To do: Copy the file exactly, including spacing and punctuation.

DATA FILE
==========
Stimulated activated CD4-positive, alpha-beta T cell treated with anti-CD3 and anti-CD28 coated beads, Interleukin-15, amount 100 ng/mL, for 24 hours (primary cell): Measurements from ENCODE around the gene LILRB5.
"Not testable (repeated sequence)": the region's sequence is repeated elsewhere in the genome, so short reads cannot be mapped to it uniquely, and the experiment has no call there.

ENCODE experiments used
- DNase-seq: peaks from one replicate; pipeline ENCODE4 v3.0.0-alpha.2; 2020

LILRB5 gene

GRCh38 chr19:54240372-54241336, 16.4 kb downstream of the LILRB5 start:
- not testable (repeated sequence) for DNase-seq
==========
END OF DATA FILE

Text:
Stimulated activated CD4-positive, alpha-beta T cell treated with anti-CD3 and anti-CD28 coated beads, Interleukin-15, amount 100 ng/mL, for 24 hours (primary cell): Measurements from ENCODE around the gene LILRB5.
"Not testable (repeated sequence)": the region's sequence is repeated elsewhere in the genome, so short reads cannot be mapped to it uniquely, and the experiment has no call there.

ENCODE experiments used
- DNase-seq: peaks from one replicate; pipeline ENCODE4 v3.0.0-alpha.2; 2020

LILRB5 gene

GRCh38 chr19:54240372-54241336, 16.4 kb downstream of the LILRB5 start:
- not testable (repeated sequence) for DNase-seq